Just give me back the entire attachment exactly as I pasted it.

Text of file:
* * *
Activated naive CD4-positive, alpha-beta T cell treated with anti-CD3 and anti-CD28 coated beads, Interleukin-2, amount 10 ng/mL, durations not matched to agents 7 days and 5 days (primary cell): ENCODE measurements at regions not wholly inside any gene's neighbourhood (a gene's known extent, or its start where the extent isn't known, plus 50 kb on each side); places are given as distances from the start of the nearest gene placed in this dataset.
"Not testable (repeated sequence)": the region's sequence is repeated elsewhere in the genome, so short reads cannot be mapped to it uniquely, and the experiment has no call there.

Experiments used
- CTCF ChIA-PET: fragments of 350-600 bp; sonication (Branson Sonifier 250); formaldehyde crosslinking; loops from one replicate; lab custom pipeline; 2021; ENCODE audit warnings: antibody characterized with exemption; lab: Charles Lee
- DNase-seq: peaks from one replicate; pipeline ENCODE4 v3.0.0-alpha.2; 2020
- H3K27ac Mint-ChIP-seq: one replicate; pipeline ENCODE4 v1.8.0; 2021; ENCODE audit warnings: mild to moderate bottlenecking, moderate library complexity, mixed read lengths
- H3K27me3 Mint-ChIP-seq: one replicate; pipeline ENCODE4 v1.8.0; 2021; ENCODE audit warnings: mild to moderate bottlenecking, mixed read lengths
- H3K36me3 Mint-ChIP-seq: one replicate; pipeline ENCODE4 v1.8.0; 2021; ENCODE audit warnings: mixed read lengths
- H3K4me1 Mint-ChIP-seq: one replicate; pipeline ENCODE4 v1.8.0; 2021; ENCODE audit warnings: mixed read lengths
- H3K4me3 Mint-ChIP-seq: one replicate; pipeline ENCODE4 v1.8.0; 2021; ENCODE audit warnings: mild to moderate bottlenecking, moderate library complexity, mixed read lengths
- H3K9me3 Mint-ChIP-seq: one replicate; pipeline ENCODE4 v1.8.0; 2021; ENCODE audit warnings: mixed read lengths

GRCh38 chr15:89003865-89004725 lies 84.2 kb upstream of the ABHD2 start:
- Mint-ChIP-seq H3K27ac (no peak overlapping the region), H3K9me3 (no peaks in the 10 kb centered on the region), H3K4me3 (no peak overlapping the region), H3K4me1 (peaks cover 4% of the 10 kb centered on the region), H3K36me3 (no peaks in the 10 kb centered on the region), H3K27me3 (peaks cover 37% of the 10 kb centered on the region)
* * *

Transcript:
Activated naive CD4-positive, alpha-beta T cell treated with anti-CD3 and anti-CD28 coated beads, Interleukin-2, amount 10 ng/mL, durations not matched to agents 7 days and 5 days (primary cell): ENCODE measurements at regions not wholly inside any gene's neighbourhood (a gene's known extent, or its start where the extent isn't known, plus 50 kb on each side); places are given as distances from the start of the nearest gene placed in this dataset.
"Not testable (repeated sequence)": the region's sequence is repeated elsewhere in the genome, so short reads cannot be mapped to it uniquely, and the experiment has no call there.

Experiments used
- CTCF ChIA-PET: fragments of 350-600 bp; sonication (Branson Sonifier 250); formaldehyde crosslinking; loops from one replicate; lab custom pipeline; 2021; ENCODE audit warnings: antibody characterized with exemption; lab: Charles Lee
- DNase-seq: peaks from one replicate; pipeline ENCODE4 v3.0.0-alpha.2; 2020
- H3K27ac Mint-ChIP-seq: one replicate; pipeline ENCODE4 v1.8.0; 2021; ENCODE audit warnings: mild to moderate bottlenecking, moderate library complexity, mixed read lengths
- H3K27me3 Mint-ChIP-seq: one replicate; pipeline ENCODE4 v1.8.0; 2021; ENCODE audit warnings: mild to moderate bottlenecking, mixed read lengths
- H3K36me3 Mint-ChIP-seq: one replicate; pipeline ENCODE4 v1.8.0; 2021; ENCODE audit warnings: mixed read lengths
- H3K4me1 Mint-ChIP-seq: one replicate; pipeline ENCODE4 v1.8.0; 2021; ENCODE audit warnings: mixed read lengths
- H3K4me3 Mint-ChIP-seq: one replicate; pipeline ENCODE4 v1.8.0; 2021; ENCODE audit warnings: mild to moderate bottlenecking, moderate library complexity, mixed read lengths
- H3K9me3 Mint-ChIP-seq: one replicate; pipeline ENCODE4 v1.8.0; 2021; ENCODE audit warnings: mixed read lengths

GRCh38 chr15:89003865-89004725 lies 84.2 kb upstream of the ABHD2 start:
- Mint-ChIP-seq H3K27ac (no peak overlapping the region), H3K9me3 (no peaks in the 10 kb centered on the region), H3K4me3 (no peak overlapping the region), H3K4me1 (peaks cover 4% of the 10 kb centered on the region), H3K36me3 (no peaks in the 10 kb centered on the region), H3K27me3 (peaks cover 37% of the 10 kb centered on the region)